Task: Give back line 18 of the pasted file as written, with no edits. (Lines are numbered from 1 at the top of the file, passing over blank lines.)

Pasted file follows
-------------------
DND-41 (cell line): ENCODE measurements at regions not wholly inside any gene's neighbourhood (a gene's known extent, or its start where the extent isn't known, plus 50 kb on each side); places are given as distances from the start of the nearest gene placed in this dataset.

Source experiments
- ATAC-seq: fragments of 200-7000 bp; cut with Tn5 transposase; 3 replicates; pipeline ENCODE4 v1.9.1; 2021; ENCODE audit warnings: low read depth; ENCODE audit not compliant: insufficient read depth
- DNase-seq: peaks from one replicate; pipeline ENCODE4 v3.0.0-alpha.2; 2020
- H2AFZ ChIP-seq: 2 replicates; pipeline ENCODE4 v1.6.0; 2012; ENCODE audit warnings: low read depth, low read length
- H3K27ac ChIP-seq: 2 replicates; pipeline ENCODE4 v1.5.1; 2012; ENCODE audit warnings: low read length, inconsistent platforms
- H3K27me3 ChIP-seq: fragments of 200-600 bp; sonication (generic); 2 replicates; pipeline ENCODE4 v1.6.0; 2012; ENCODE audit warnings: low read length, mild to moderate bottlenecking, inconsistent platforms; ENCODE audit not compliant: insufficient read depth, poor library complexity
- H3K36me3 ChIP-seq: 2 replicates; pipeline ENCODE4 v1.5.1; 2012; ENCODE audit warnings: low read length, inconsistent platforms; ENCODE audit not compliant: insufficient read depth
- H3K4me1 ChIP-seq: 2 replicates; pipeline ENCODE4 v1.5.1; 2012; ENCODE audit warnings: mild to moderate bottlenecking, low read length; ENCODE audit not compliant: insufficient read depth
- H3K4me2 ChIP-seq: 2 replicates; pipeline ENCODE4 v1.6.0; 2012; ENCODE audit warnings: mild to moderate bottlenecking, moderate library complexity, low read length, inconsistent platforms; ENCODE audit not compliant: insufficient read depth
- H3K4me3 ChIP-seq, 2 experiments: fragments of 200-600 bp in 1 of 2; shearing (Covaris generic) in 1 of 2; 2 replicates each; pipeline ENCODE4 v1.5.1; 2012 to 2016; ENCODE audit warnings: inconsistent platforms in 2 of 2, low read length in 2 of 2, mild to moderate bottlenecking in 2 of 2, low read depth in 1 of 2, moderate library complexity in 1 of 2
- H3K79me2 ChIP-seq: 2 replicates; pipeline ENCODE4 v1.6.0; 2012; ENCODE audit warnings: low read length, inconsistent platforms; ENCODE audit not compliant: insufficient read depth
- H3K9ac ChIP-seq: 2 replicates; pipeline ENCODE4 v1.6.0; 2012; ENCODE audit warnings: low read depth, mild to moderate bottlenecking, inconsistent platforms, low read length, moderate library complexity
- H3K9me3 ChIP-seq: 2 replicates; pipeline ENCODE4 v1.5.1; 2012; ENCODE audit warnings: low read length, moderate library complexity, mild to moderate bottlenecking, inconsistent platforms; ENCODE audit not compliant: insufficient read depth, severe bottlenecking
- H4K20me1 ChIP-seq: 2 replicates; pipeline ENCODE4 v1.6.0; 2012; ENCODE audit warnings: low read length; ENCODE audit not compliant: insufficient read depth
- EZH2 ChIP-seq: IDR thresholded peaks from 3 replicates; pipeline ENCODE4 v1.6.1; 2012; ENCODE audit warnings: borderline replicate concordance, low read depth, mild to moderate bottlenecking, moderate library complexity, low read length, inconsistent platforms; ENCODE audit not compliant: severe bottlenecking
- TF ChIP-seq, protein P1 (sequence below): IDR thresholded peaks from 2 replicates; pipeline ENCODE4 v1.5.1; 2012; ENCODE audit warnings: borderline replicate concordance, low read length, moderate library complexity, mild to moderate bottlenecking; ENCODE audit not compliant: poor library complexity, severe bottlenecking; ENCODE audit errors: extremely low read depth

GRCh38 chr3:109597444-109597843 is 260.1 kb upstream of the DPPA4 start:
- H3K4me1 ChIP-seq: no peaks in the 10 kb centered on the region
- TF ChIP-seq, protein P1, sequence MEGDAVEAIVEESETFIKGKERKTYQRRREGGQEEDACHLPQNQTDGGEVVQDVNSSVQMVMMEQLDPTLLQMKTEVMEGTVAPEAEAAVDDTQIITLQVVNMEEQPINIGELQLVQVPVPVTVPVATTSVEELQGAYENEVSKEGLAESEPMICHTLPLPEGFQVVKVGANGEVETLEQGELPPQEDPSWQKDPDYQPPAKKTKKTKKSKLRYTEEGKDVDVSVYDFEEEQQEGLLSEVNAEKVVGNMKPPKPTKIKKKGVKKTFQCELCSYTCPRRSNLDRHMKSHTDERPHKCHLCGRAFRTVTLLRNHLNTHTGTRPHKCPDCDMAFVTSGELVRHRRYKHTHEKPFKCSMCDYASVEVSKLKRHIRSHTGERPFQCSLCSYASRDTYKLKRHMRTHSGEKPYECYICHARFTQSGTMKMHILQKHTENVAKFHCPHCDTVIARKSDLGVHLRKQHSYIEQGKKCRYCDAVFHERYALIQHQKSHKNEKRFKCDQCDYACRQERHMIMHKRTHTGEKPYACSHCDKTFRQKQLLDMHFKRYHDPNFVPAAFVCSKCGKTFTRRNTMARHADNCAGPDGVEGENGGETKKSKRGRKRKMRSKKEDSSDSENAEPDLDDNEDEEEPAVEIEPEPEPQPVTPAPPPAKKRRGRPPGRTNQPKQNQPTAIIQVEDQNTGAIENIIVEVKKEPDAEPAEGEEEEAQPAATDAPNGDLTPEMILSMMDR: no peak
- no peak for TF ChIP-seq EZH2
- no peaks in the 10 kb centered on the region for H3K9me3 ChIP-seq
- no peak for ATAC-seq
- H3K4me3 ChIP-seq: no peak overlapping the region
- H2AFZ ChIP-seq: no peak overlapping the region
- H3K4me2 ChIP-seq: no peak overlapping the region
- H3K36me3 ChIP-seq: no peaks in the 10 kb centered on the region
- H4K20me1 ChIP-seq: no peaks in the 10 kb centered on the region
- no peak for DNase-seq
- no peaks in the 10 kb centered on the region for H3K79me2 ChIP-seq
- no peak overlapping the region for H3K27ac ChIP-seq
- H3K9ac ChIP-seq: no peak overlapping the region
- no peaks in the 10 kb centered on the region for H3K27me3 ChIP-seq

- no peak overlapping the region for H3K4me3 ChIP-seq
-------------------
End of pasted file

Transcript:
GRCh38 chr3:109597444-109597843 is 260.1 kb upstream of the DPPA4 start: